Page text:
The late, great Sen. Everett Dirksen, R-ILL., he of the “a billion here, A billion there, before long you’re talking real money” fame, had a piece of wisdom that I try to live by as a lobbyist. “I am a man of fixed and unbending principles,” Dirksen said, “the first of which is to be flexible at all times.”
Eons ago, I began my insurance lobbying career as a crusader against the evil banks getting into the insurance sales business. With three straight Supreme Court decisions to the contrary, I got with the program. If anything, the banks’ entry into the business has been nothing but good in driving up the price and value of brokerages. As one banker told me, “You guys fought us so hard and for so long, we thought there must be money there.”
Now we come to the issue of the Optional Federal Charter. Ever since the inquisition of Rep. John Dingell, D-Mich., into the solvency of the insurance industry in 1992, I have steadfastly articulated support for the OFC. After all, if any sane person were to construct insurance regulation from scratch, knowing all of its interstate and global entanglements, would it be done state by state?
The OFC legislation has never come close to enactment. And the reality is that, in today’s political environment, there are far more risks than benefits to advancing it. The devil we know is better than the one that might be awaiting us.
In short, I’ve gone wobbly. Or, better, “flexible.”
Dingell’s solvency investigation produced a couple of brilliant, damning and bipartisan reports about some early-’90s insurers gone bust while state regulators were asleep at the switch and had little interstate cooperation. For the better part of two years, Dingell’s able staff worked to create a federal alternative for insurers (and producers, for that matter). Few people remember that, although Dingell introduced the legislation, he never moved it to even a subcommittee vote. In the nearly 20 years since, the OFC legislation has been discussed and debated, but never once has it been voted upon in either chamber of Congress.
In many instances, I think the opponents of the OFC over-killed it, something that’s great sport among Washington lobbyists. Scare your constituents into believing they’re in grave danger if a bill passes, then claim victory when it goes nowhere.
The OFC opponents carried out political retribution against members of Congress who dared to support the legislation. When a hapless freshman congressman from Idaho signed on as a co-sponsor of the legislation two years ago, OFC critics went for his head and got it: He was defeated for re-election last fall. Likewise, the lead Democratic sponsor of the bill during the last couple of sessions of Congress, Rep. Melissa Bean of Illinois, was narrowly defeated for re-election. Were their defeats due to obscure insurance regulatory legislation? Not really, but their support for it didn’t help.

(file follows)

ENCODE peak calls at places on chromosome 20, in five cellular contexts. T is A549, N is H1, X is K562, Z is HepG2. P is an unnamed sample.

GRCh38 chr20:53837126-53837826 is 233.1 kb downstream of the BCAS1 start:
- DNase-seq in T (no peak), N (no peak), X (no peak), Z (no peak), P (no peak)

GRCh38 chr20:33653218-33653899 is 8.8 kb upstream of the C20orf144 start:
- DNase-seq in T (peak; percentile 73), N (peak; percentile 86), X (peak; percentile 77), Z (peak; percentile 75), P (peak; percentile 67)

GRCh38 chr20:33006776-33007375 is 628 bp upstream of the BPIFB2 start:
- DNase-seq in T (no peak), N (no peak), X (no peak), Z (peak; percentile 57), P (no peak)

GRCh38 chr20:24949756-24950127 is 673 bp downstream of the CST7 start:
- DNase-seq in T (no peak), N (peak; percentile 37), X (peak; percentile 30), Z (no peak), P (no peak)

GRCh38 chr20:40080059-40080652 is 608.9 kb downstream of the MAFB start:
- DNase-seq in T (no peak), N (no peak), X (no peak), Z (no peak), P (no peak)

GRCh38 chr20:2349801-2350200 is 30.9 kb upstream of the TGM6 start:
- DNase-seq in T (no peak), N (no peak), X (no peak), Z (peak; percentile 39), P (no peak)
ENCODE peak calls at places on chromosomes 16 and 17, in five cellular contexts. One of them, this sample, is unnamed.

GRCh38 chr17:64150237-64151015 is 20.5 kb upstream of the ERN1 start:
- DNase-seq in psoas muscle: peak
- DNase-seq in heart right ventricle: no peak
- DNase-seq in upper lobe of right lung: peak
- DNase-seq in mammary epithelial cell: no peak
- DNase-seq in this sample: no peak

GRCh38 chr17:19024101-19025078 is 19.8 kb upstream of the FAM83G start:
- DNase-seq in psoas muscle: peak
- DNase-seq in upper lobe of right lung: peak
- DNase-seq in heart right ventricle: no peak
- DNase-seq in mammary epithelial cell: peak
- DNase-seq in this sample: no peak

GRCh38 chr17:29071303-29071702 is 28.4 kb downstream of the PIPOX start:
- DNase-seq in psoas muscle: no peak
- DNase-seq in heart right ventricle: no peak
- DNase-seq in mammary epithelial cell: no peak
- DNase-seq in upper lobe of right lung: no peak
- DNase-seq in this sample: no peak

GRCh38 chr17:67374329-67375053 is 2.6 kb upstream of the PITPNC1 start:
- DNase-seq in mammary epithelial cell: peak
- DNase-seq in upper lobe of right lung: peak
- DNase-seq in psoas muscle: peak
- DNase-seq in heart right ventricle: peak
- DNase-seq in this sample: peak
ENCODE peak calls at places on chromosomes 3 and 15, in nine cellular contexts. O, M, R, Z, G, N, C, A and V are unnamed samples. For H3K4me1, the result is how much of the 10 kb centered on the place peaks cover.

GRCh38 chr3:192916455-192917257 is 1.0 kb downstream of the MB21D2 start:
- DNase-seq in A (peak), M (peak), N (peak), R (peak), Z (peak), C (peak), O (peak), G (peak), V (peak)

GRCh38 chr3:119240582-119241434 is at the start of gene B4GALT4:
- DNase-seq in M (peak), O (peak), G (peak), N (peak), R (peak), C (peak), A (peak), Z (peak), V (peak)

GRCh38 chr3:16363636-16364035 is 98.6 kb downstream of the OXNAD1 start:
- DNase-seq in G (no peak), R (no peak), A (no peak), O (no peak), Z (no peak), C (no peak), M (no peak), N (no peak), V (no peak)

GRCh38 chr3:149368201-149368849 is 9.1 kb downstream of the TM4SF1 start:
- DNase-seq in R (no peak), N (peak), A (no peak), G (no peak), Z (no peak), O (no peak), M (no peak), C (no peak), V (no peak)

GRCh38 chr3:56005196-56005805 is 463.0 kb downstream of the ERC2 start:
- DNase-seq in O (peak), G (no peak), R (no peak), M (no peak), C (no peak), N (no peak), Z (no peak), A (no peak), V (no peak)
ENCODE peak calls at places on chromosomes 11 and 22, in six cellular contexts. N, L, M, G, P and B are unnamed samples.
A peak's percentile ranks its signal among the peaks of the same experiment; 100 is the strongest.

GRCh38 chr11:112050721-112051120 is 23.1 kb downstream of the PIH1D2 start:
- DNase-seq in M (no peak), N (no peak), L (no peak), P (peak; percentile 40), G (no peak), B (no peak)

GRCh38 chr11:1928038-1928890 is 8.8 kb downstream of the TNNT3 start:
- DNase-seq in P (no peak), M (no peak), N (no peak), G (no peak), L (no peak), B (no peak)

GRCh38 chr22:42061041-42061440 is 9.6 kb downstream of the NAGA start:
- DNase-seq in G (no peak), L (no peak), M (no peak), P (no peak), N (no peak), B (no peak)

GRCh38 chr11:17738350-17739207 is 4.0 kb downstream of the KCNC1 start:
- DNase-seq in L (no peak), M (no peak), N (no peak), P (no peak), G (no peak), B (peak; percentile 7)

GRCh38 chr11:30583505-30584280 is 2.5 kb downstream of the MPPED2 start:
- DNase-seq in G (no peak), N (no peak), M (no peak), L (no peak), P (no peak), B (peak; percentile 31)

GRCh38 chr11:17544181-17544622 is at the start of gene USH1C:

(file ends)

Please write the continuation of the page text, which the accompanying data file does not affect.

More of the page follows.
When Republicans took control of Congress in the mid-1990s, the legislation went moribund. Then-Chairman Mike Oxley, R-Ohio, of the Financial Services Committee, joined by Insurance Subcommittee Chairman Richard Baker, R-La., tried to split the differences in the industry by introducing the State Modernization and Regulatory Transparency (SMART) Act, which would have more carefully preempted only certain areas of state authority. We at The Council have always been progressively minded on these regulatory modernization initiatives, so we strongly supported the SMART Act.
But proponents of unfettered state insurance authority pounded away at the bill. I’ll never forget being summoned, along with about 10 other lobbyists from organizations that supported the SMART Act, to meet with Oxley and Baker. Oxley was in a bad mood. “We’re lower than whale dung,” was his most memorable line of the day, except he didn’t say dung. We weren’t able to bail it out.
Has all this been a wasted effort? Absolutely not. One of the reasons the first OFC initiative never got traction was because the states and the National Association of Insurance Commissioners launched an aggressive solvency accreditation process in response. One of the original sections of the Dingell bill was the NARAB (National Association of Registered Agents and Brokers) title. Interstate licensing reforms through NARAB were partially achieved in the Gramm-Leach-Bliley Act of 1999.
Even independent insurance agents strongly support NARAB now. The surplus lines reform law, which kicks in July 21, also had its origin in the SMART Act.
In our view, the OFC is mostly an exercise in very warranted deregulation. But in the aftermath of the financial meltdown, neither Congress nor this administration is in a mood to deregulate anything. Such a debate would more likely result in an overlay of federal regulation on top of state oversight—the worst of both worlds. The debates appear likely to go on, and I look forward to getting my kids, now 10 and 13, through college on this one.